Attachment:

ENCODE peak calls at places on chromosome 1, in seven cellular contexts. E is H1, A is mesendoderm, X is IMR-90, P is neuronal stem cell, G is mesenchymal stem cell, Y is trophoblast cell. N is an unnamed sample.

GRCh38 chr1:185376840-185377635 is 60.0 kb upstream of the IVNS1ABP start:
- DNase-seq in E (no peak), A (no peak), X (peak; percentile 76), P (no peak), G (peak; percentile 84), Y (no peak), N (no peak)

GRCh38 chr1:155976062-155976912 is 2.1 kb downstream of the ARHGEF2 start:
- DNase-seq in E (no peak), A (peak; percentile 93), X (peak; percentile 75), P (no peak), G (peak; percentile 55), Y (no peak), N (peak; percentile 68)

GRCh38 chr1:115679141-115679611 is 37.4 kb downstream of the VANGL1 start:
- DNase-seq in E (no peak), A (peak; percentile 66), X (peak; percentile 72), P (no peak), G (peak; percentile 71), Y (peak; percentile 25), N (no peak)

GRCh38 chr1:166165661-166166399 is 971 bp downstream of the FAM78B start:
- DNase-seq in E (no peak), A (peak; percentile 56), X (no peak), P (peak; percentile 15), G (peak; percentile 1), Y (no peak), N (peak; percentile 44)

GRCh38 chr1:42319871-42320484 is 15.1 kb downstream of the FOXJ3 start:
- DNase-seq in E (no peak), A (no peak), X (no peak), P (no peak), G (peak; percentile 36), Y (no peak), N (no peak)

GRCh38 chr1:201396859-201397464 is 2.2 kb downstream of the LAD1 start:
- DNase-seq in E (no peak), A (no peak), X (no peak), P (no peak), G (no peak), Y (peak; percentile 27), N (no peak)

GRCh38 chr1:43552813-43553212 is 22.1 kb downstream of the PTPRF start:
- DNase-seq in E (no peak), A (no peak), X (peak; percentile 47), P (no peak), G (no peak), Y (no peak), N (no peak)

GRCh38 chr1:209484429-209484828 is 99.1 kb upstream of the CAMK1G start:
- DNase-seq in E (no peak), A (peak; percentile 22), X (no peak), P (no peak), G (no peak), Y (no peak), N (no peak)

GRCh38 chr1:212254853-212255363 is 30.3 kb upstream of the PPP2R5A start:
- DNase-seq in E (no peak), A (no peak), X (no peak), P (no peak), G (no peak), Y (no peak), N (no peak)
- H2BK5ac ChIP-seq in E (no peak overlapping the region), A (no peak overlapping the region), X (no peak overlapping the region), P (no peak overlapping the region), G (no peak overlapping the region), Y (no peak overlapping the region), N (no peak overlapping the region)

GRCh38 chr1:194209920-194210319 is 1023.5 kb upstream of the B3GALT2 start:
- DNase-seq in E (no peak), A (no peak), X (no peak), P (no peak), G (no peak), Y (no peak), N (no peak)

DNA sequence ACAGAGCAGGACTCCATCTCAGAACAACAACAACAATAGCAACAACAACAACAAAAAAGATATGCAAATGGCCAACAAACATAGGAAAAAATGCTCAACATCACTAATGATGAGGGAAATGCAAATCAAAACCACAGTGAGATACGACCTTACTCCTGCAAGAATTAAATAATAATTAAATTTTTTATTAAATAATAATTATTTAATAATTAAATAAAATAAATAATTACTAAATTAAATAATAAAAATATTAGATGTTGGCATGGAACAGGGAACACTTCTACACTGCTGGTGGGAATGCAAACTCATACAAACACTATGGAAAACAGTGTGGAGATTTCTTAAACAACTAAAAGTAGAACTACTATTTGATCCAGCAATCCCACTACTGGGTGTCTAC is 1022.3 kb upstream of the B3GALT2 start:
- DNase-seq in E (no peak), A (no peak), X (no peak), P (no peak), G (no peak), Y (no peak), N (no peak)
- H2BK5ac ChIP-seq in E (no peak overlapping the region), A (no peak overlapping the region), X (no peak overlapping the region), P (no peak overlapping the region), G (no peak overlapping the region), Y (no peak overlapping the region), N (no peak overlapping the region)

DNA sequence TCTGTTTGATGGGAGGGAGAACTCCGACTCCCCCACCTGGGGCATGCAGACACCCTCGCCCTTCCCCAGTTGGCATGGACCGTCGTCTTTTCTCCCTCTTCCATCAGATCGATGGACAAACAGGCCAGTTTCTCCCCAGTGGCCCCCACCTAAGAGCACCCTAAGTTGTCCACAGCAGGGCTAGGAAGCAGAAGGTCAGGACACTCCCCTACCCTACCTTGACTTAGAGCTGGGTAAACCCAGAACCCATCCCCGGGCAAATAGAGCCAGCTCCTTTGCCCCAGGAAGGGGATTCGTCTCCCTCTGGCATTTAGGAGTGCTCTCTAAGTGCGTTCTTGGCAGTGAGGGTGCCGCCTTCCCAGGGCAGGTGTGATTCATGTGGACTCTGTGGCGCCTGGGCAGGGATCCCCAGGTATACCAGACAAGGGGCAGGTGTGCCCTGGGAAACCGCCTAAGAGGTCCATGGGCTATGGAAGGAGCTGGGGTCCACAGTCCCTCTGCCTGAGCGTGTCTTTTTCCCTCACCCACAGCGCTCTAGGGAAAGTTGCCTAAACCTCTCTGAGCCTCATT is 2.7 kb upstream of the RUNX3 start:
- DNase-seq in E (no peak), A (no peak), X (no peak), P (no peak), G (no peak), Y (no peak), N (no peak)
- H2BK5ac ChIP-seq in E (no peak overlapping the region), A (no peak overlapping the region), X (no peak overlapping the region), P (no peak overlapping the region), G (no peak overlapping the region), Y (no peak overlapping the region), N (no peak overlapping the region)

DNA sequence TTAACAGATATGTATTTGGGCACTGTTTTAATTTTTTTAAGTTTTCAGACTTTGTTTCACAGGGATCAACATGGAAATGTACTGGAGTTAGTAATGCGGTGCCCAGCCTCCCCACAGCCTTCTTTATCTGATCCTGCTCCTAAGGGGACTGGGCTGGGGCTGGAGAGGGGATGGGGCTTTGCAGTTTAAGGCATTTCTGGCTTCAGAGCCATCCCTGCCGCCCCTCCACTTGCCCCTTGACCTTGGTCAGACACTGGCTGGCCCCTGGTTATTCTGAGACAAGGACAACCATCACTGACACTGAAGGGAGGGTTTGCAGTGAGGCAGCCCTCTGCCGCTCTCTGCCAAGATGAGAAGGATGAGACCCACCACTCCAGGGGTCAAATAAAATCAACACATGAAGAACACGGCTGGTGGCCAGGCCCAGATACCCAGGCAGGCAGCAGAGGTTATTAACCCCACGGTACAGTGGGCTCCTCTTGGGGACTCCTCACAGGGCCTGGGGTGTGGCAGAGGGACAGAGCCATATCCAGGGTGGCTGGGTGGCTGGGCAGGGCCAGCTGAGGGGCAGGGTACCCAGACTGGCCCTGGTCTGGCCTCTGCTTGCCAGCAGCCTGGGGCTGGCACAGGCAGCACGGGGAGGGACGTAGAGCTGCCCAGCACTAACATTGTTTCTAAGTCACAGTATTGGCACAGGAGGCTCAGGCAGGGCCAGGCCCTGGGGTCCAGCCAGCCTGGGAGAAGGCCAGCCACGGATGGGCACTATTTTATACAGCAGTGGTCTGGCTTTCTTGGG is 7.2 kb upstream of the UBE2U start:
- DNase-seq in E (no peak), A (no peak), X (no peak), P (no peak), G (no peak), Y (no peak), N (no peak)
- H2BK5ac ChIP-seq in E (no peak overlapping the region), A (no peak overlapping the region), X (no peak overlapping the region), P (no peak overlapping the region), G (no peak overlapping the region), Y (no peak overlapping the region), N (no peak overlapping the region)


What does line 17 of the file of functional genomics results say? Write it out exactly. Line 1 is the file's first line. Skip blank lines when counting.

- DNase-seq in E (no peak), A (peak; percentile 22), X (no peak), P (no peak), G (no peak), Y (no peak), N (no peak)